The average patient has anywhere from two to 10 health apps to manage their healthcare and access information. The typical patient’s healthcare interaction can involve data intake points and systems that include: a health plan portal to make sure their care is covered by their health insurance, a website to search for covered providers and find their office phone number, making a phone call and hoping for available appointments, filling out paperwork with information that should be stored electronically, and the list goes on.
This complicated rigmarole for accessing care is untenable. Healthcare consumers experience user-friendly and seamless interactions in other industries and have raised their expectations for similar ease-of-use in their healthcare. To meet that demand, healthcare organizations will need to adopt a platform-centric model, simplifying the current patchwork of point solutions into a single digital space that integrates into the myriad of functions needed. In other words, it’s time for health systems and payers to embrace “platformization.”
In an ideal scenario, all these actions happen in a single, multifunctional platform that houses all the necessary information and communication tools to navigate the complicated healthcare ecosystem. This platform technology is a “super app” for healthcare, like WeChat, Amazon, Google and many more. The concept isn’t new for most technology veterans, and consumers are already familiar with its use case across other industries and disciplines. Bringing the super app/platform model to healthcare is the next step to elevating the patient experience. In addition to making care more convenient, platformizing healthcare changes the healthcare consumer’s experience in three ways:
Enables greater access to providers and care
Through the health platform, healthcare consumers are more in control of their care. They have an accurate dashboard that tells them how much of their deductibles they’ve used that year, an exhaustive list of benefits their insurance provides, a tally on their FSA and HSA spend, as well as a marketplace of FSA-approved products to shop in. Most importantly, in the same platform, patients can quickly schedule appointments with their existing providers, and easily find new in-network providers when needed. In between their regularly scheduled visits, they have direct communication channels with their providers and pharmacists to ask questions and seek support for treatment adherence, as needed.
Promotes a holistic approach
Providers can map out what we call “the patient journey” in the healthcare platform – taking every interaction between a patient and their care providers and documenting them in one place. Currently, when a patient makes a one-time stop at an urgent care or somewhere for an episodic health issue, their primary care physician often doesn’t know about it. A platform approach allows providers to orchestrate care that encompasses the full patient health and history, circumvent any repetitive data entry, and remove any redundant or contradictory treatment planning. Providers can work more effectively in concert together and identify issues with their patients more efficiently. For example, leveraging the healthcare platform can help identify drug prescriptions from different providers that should not be mixed. Patients can further inform the diagnostic and treatment planning process by integrating their wearables and existing platforms like Apple and Google Health with traditional healthcare data to create a 360-degree view of the consumer with immediate actionable information.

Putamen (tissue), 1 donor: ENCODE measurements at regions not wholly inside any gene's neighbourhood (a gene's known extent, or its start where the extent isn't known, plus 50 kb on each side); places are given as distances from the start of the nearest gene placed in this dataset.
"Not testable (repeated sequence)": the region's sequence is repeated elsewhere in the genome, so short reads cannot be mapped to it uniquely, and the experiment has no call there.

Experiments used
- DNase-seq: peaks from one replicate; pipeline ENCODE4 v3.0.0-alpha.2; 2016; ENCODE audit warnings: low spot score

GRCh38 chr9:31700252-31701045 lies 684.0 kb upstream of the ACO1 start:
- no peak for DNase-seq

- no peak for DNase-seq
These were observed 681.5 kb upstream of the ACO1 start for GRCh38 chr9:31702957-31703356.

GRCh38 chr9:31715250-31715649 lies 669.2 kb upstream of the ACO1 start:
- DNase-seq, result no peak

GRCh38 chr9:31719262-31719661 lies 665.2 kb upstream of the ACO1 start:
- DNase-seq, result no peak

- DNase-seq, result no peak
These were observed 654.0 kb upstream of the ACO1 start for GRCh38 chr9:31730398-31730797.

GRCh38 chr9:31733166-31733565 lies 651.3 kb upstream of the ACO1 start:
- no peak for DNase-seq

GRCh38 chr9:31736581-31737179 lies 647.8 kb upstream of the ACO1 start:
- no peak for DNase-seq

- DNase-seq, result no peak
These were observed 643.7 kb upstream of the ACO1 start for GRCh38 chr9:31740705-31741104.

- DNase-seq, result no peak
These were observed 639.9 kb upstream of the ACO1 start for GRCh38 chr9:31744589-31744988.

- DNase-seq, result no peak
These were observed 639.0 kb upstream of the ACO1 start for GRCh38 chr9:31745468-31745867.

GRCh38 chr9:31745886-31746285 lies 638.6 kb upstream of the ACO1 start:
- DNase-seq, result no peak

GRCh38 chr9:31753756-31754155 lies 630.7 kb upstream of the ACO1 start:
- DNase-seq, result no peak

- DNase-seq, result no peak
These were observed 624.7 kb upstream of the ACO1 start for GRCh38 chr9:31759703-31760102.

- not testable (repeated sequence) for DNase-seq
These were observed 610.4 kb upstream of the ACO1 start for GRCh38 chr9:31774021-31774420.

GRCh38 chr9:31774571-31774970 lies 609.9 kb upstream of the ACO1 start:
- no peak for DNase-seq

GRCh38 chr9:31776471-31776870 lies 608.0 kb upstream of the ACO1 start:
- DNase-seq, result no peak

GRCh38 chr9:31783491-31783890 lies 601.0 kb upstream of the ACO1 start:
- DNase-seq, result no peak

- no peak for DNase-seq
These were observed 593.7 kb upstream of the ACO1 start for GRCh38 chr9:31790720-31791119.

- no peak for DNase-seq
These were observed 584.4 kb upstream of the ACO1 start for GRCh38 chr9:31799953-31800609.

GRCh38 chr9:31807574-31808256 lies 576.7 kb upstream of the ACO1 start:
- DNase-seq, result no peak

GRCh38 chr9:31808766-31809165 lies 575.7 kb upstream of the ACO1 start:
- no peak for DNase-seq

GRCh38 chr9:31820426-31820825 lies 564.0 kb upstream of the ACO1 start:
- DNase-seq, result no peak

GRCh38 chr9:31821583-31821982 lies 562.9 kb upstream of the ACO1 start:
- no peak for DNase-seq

Fosters more personalized care
Finally, with better data flow across patient journeys and AI algorithms, a health platform enables health systems and insurers to make care more individualized for their patients. In the same way every Amazon user has a personalized shopping list or a list of recommended shows on Netflix, a platform for healthcare can help identify health focus areas, set reminders for medications, and create motivation and incentives to encourage positive health choices. Healthcare consumers will also have access to extra resources, including content and research from their providers and highly trusted authorities in healthcare, like the Cleveland Clinic.
While healthcare consumers need a provider to guide their health, it’s the consumer that is setting the pace and keeping the momentum of the experience going. Features, such as reminders and additional research-based information, help fuel consumers to meet health goals that lead to healthier lives.
In the early 2000s and 2010s, we saw banking, entertainment, social media, and shopping coalesce into platform interfaces with great success. Healthcare is poised to follow suit in the coming years, as patients become increasingly willing to leave their providers for more technologically savvy, streamlined, and available competitors. Beyond retaining a competitive edge, “platformization” has the potential to prompt significant health benefits to individuals and boost organizations’ bottom lines via improved access to care, a holistic approach to care, and more personalization. It’s time to make healthcare less frustrating for patients and roll those 10 apps – with their unique usernames and passcodes – into one easy-to-use platform.
Michael Serbinis is the founder and CEO of League. With more than $1B of exits, he is known as a visionary leader and entrepreneur who has built transformative technology platforms across several industries. With his expertise in quantum computing and AI Serbinis founded and helped build Kobo, Critical Path, DocSpace, and now League.